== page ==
EquityJun 19 2019

A new era of investment advice

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A new era of investment advice
ByVictoria Ticha

The ever-evolving investment landscape is largely shaped by market conditions, regulation and investor demand.

Advisers must keep up to date with these changes to mitigate risks, maximise returns and meet their client’s objectives.

But how can advisers achieve continued compliance within the changing regulatory landscape, the growing demand for ethical investments, and fluctuating market conditions?

These were some of the topics discussed at the recent FTAdviser Investment Masterclass held on June 4, sponsored by Carmignac and Sarasin, which examined how advisers can ensure they keep clients happy in a new era for investment portfolios.

New era of regulation

Speaking at the event, Mark Spiers, partner at Bovill, pointed out that regulation – specifically Mifid II – has promoted consumer protection by increasing transparency and fiduciary duties such as suitability.

Transparency means giving clients information so they can make informed decisions, while suitability boils down to “more technical client interactions and effective client profiling”, he said.

So understanding the purpose of questions posed to clients, on application forms or as part of suitability assessments, is crucial if advisers are to satisfy their clients.

For this reason, Mr Spiers suggested advisers use free-text boxes and/or meeting notes, as well as using all of the client information.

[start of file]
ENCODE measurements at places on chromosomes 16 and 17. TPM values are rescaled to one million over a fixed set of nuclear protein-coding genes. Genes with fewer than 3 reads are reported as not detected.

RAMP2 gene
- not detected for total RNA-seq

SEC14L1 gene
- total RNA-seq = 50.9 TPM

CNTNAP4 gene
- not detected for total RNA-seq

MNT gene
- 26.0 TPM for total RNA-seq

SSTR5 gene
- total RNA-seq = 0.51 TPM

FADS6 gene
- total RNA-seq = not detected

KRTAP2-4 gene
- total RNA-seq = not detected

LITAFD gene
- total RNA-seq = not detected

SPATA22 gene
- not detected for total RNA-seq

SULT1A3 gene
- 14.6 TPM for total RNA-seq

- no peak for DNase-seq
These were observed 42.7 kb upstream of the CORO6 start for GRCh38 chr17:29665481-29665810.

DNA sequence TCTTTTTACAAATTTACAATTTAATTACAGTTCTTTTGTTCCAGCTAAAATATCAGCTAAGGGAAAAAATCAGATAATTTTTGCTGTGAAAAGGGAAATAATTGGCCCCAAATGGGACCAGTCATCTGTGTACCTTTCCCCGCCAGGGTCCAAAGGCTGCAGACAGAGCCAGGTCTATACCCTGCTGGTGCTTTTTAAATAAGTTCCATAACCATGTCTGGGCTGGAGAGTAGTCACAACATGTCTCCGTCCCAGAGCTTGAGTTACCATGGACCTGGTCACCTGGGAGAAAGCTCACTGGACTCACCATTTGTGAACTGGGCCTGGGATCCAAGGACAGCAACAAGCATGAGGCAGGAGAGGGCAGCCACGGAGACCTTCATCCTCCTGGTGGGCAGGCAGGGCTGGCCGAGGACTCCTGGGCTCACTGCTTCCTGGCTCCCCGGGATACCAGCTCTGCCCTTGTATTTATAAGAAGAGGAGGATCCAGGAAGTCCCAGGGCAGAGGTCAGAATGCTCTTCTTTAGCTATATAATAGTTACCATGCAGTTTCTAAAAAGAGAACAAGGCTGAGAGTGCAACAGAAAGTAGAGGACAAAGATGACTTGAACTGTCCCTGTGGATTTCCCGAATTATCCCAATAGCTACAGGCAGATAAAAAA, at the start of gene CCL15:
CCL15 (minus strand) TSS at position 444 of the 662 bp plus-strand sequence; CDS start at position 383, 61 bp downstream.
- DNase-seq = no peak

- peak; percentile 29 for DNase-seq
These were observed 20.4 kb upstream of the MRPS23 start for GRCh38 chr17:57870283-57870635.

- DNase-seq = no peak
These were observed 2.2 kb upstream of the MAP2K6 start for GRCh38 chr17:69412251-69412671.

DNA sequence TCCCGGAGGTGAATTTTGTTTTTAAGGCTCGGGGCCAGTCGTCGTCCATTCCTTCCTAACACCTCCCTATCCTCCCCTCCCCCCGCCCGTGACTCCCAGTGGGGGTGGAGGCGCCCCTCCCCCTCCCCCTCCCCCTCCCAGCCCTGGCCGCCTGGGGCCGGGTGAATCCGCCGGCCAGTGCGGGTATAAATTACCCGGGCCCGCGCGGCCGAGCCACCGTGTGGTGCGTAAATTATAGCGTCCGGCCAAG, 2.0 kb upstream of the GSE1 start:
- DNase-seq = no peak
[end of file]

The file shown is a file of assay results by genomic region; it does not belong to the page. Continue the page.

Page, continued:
“We often see gaps in the information on files where basic know-your-client information has not been recorded or has been captured in a format that it is not meaningful,” he said.

Such gaps regularly include generic objectives, where the financial objective is merely income, alongside and ill-defined or conflicting time horizons.

Instead, he suggested objectives be specific and tailored to the individual client and that they clearly outline what the client is looking to achieve with their assets.

“The time horizon should be in line with the client’s financial objective and risk profile and the investment manager should review these in tandem to ensure they are consistent,” he said.

However, when it comes to risk profiling, advisers can get it wrong.

To get it right, Mr Spiers said advisers should use defined risk categories and agreed descriptions, visuals and graphics to illustrate volatility and/or portfolio make-up, and have separate consideration of capacity for loss and knowledge and experience.

Understand your starting point

To find opportunities for investments it helps to recognise cycles and trends and why investors make the decisions they make, noted Obe Ejikeme (pictured), global equity quantitative strategist at Carmignac, also speaking at the event.

“Understanding where your starting point is, is key,” said Mr Ejikeme.

“We are at such a key point in the cycle that if you get it wrong money is going to be lost,” he added.